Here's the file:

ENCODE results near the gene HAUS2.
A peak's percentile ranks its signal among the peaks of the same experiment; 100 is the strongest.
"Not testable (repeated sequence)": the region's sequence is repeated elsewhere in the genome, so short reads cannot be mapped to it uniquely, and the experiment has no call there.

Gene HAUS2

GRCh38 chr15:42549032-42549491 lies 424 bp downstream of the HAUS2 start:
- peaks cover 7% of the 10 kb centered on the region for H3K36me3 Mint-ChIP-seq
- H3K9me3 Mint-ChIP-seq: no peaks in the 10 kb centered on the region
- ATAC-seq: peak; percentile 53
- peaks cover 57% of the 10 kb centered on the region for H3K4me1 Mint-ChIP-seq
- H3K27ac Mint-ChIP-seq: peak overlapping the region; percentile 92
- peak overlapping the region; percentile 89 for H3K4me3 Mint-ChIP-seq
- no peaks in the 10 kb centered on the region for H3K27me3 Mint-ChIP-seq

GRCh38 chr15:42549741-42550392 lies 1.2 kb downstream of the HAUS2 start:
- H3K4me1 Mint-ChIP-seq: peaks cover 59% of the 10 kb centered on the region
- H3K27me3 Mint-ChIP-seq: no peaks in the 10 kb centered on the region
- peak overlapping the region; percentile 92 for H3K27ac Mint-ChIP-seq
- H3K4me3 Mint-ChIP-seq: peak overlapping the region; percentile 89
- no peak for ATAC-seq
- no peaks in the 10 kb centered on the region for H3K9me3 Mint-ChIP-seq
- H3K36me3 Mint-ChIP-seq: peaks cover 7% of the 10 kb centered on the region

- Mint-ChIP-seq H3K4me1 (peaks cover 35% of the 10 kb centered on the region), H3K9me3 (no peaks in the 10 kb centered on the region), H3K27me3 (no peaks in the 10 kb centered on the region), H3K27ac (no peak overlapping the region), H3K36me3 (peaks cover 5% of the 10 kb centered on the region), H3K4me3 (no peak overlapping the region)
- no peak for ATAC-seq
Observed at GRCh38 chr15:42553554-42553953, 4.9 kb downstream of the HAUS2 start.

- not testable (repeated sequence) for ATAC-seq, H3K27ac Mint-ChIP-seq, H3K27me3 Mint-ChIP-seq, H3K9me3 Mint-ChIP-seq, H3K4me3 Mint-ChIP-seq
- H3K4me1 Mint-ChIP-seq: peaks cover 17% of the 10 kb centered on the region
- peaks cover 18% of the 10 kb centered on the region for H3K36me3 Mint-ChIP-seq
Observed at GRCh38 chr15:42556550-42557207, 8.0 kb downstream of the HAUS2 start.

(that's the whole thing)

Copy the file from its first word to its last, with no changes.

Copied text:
ENCODE results near the gene HAUS2.
A peak's percentile ranks its signal among the peaks of the same experiment; 100 is the strongest.
"Not testable (repeated sequence)": the region's sequence is repeated elsewhere in the genome, so short reads cannot be mapped to it uniquely, and the experiment has no call there.

Gene HAUS2

GRCh38 chr15:42549032-42549491 lies 424 bp downstream of the HAUS2 start:
- peaks cover 7% of the 10 kb centered on the region for H3K36me3 Mint-ChIP-seq
- H3K9me3 Mint-ChIP-seq: no peaks in the 10 kb centered on the region
- ATAC-seq: peak; percentile 53
- peaks cover 57% of the 10 kb centered on the region for H3K4me1 Mint-ChIP-seq
- H3K27ac Mint-ChIP-seq: peak overlapping the region; percentile 92
- peak overlapping the region; percentile 89 for H3K4me3 Mint-ChIP-seq
- no peaks in the 10 kb centered on the region for H3K27me3 Mint-ChIP-seq

GRCh38 chr15:42549741-42550392 lies 1.2 kb downstream of the HAUS2 start:
- H3K4me1 Mint-ChIP-seq: peaks cover 59% of the 10 kb centered on the region
- H3K27me3 Mint-ChIP-seq: no peaks in the 10 kb centered on the region
- peak overlapping the region; percentile 92 for H3K27ac Mint-ChIP-seq
- H3K4me3 Mint-ChIP-seq: peak overlapping the region; percentile 89
- no peak for ATAC-seq
- no peaks in the 10 kb centered on the region for H3K9me3 Mint-ChIP-seq
- H3K36me3 Mint-ChIP-seq: peaks cover 7% of the 10 kb centered on the region

- Mint-ChIP-seq H3K4me1 (peaks cover 35% of the 10 kb centered on the region), H3K9me3 (no peaks in the 10 kb centered on the region), H3K27me3 (no peaks in the 10 kb centered on the region), H3K27ac (no peak overlapping the region), H3K36me3 (peaks cover 5% of the 10 kb centered on the region), H3K4me3 (no peak overlapping the region)
- no peak for ATAC-seq
Observed at GRCh38 chr15:42553554-42553953, 4.9 kb downstream of the HAUS2 start.

- not testable (repeated sequence) for ATAC-seq, H3K27ac Mint-ChIP-seq, H3K27me3 Mint-ChIP-seq, H3K9me3 Mint-ChIP-seq, H3K4me3 Mint-ChIP-seq
- H3K4me1 Mint-ChIP-seq: peaks cover 17% of the 10 kb centered on the region
- peaks cover 18% of the 10 kb centered on the region for H3K36me3 Mint-ChIP-seq
Observed at GRCh38 chr15:42556550-42557207, 8.0 kb downstream of the HAUS2 start.